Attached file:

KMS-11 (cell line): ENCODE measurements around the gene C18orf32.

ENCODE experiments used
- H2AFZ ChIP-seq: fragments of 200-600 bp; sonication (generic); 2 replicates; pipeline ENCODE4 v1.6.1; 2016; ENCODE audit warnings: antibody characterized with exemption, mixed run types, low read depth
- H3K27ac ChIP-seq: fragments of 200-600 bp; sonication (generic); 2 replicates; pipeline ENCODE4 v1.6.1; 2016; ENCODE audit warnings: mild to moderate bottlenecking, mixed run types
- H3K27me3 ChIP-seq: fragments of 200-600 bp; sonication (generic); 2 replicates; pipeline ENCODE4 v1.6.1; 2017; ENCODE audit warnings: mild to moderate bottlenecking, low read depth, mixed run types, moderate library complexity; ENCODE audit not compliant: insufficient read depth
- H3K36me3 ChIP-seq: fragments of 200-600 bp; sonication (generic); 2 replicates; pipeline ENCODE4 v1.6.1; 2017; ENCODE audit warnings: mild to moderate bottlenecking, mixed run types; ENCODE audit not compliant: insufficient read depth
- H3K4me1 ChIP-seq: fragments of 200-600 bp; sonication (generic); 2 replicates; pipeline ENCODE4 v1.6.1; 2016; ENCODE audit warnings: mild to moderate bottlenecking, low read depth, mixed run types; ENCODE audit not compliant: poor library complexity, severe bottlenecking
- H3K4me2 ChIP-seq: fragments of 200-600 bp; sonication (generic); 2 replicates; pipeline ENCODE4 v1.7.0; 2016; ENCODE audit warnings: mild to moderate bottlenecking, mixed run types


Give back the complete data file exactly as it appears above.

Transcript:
KMS-11 (cell line): ENCODE measurements around the gene C18orf32.

ENCODE experiments used
- H2AFZ ChIP-seq: fragments of 200-600 bp; sonication (generic); 2 replicates; pipeline ENCODE4 v1.6.1; 2016; ENCODE audit warnings: antibody characterized with exemption, mixed run types, low read depth
- H3K27ac ChIP-seq: fragments of 200-600 bp; sonication (generic); 2 replicates; pipeline ENCODE4 v1.6.1; 2016; ENCODE audit warnings: mild to moderate bottlenecking, mixed run types
- H3K27me3 ChIP-seq: fragments of 200-600 bp; sonication (generic); 2 replicates; pipeline ENCODE4 v1.6.1; 2017; ENCODE audit warnings: mild to moderate bottlenecking, low read depth, mixed run types, moderate library complexity; ENCODE audit not compliant: insufficient read depth
- H3K36me3 ChIP-seq: fragments of 200-600 bp; sonication (generic); 2 replicates; pipeline ENCODE4 v1.6.1; 2017; ENCODE audit warnings: mild to moderate bottlenecking, mixed run types; ENCODE audit not compliant: insufficient read depth
- H3K4me1 ChIP-seq: fragments of 200-600 bp; sonication (generic); 2 replicates; pipeline ENCODE4 v1.6.1; 2016; ENCODE audit warnings: mild to moderate bottlenecking, low read depth, mixed run types; ENCODE audit not compliant: poor library complexity, severe bottlenecking
- H3K4me2 ChIP-seq: fragments of 200-600 bp; sonication (generic); 2 replicates; pipeline ENCODE4 v1.7.0; 2016; ENCODE audit warnings: mild to moderate bottlenecking, mixed run types